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Speedometer of California T wrong?

Discussion in 'California/Portofino/Roma' started by XSpeed, Aug 23, 2019.

  1. XSpeed

    XSpeed Formula Junior

    Jan 6, 2019
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    SX
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  3. Il Co-Pilota

    Il Co-Pilota F1 Rookie
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    No Ferrari speedometer is accurate. But what you show is very odd - and illegal here in Europe.

    A speedometer must not read slower than the actual speed. Also, the primary reason why speedo.eters show high, is to aide in keeping you at or below the limits.

    Some Ferraris, like the 458 and some of the previous V12 models were notoriously inaccurate - as much as 7-10 % off.

    From what I recall, a speedo in the EU is not allowed to be more than 13% off.

    But the fact that yours show wrong the other way, leads me to believe something else is amiss. Have you tested a different GPS?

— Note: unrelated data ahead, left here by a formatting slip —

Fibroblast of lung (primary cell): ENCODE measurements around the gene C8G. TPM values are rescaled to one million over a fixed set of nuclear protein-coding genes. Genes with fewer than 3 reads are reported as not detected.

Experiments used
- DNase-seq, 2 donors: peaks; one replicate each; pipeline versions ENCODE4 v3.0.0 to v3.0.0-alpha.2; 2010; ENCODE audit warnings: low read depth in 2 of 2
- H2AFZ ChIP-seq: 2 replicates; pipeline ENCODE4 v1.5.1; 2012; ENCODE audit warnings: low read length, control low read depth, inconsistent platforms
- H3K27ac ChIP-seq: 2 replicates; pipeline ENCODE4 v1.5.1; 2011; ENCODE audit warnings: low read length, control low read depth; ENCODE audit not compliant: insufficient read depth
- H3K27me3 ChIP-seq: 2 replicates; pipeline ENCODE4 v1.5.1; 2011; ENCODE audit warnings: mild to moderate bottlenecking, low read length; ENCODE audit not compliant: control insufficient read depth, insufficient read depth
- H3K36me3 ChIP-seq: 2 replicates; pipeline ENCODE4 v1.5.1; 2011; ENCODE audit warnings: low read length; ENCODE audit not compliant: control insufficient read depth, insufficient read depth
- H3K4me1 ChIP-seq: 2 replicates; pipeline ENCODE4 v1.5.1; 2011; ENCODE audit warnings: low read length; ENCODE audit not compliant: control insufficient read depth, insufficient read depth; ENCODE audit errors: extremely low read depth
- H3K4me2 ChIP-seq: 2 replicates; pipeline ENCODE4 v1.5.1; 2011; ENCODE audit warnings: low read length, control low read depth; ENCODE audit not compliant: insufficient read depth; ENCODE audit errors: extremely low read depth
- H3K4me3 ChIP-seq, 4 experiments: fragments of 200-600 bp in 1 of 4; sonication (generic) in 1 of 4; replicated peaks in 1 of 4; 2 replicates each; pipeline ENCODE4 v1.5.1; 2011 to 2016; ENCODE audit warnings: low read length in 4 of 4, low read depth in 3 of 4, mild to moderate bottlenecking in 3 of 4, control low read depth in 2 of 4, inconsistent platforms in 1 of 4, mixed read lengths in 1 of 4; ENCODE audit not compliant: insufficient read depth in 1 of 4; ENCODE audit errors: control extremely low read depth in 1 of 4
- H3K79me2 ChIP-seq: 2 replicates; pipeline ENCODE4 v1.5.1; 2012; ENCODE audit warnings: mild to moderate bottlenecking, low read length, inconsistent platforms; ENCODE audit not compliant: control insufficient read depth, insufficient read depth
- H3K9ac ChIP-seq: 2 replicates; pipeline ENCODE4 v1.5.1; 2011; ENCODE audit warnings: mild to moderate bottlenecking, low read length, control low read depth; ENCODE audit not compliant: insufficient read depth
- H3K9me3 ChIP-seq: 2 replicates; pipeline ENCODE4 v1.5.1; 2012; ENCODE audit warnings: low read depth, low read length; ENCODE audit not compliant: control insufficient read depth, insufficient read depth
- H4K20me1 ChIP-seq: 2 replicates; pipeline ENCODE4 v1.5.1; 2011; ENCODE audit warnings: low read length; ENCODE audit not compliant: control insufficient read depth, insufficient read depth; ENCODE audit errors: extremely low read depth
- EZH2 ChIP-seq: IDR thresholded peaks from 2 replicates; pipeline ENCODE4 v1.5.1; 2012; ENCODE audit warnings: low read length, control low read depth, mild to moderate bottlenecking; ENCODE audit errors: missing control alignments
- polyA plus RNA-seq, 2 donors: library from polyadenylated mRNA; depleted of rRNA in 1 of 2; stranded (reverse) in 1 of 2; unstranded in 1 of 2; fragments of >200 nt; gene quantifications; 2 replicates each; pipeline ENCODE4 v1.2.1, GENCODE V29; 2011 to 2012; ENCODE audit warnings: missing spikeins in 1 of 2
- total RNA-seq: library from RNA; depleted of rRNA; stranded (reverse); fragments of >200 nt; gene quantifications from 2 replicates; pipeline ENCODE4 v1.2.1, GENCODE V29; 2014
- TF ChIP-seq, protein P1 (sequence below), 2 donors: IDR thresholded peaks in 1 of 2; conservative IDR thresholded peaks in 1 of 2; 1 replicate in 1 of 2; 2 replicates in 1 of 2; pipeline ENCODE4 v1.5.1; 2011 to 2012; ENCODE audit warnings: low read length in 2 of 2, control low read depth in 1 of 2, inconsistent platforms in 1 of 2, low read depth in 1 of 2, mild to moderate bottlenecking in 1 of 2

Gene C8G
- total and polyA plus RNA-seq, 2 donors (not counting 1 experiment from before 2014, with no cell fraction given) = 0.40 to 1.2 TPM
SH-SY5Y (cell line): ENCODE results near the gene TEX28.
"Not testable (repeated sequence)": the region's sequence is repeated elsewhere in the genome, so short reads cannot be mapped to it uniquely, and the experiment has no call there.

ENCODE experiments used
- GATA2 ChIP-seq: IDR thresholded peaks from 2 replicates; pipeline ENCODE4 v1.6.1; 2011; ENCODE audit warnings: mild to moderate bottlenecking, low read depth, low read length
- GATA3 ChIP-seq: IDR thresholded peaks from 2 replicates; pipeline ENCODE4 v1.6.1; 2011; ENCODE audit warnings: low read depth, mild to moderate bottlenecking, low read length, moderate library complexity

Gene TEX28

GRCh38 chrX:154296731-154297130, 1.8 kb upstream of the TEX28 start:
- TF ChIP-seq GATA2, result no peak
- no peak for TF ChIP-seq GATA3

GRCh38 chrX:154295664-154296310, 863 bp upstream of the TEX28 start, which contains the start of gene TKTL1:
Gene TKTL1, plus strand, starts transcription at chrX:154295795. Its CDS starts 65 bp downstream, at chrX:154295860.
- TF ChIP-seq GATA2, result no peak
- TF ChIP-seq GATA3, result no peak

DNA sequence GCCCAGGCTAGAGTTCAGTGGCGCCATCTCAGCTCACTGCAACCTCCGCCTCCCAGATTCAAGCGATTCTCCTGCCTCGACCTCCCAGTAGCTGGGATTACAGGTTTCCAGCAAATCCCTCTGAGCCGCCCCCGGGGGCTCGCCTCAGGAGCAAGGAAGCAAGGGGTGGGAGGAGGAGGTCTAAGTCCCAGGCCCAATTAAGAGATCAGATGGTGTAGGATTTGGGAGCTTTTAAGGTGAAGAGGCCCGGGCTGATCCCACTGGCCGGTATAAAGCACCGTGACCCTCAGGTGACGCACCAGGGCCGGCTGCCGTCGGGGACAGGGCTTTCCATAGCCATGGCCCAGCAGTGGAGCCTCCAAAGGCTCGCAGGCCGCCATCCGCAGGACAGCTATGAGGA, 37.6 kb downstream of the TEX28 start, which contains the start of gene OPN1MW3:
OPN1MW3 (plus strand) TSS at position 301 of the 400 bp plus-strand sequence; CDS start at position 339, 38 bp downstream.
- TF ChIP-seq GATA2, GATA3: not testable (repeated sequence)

4. 4th_gear

    4th_gear F1 Rookie
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    I've had similar experience. GPS is only as accurate as the number of GPS satellites "visible" to the GPS receiver. GPS accuracy is also inherently not that accurate, can be off by anything from 6 to 30 feet. This assumes the GPS device is stationary. Your car is however, moving in 3-dimensional space so GPS speedometer accuracy may be more challenging to achieve even on a highway, as relative directional bearing, sampling rate and synchronizing also matter. So some discrepancy can also be due to your GPS device.

    There is also the issue of tire sizes.

    The Cali's speedometer is likely based on sensor readings from the rear-drive axle but Ferrari offers at least 2 different sizes of tires for the Cali and their rear diameters differ so I am not sure which tire diameter the Cali's speed sensors (called reluctors) are basing their readings on for an "accurate" vehicle speed. This is important as the traction control and ABS brakes systems rely on reluctors from all four wheels to agree within a certain range. If they consistently disagree, the ECU will assume there is slippage and traction control will engage, sometimes VERY aggressively, which can lead to disaster depending on vehicle speed. To avoid this and since tire traction/slippage and tire size selection (by the owner) can significantly affect speed data from the reluctors, I believe car makers build in a certain amount of tolerance for error. I am not sure if this shows up on the actual speedometer displays but it definitely affects how the ECU calculates wheel speed.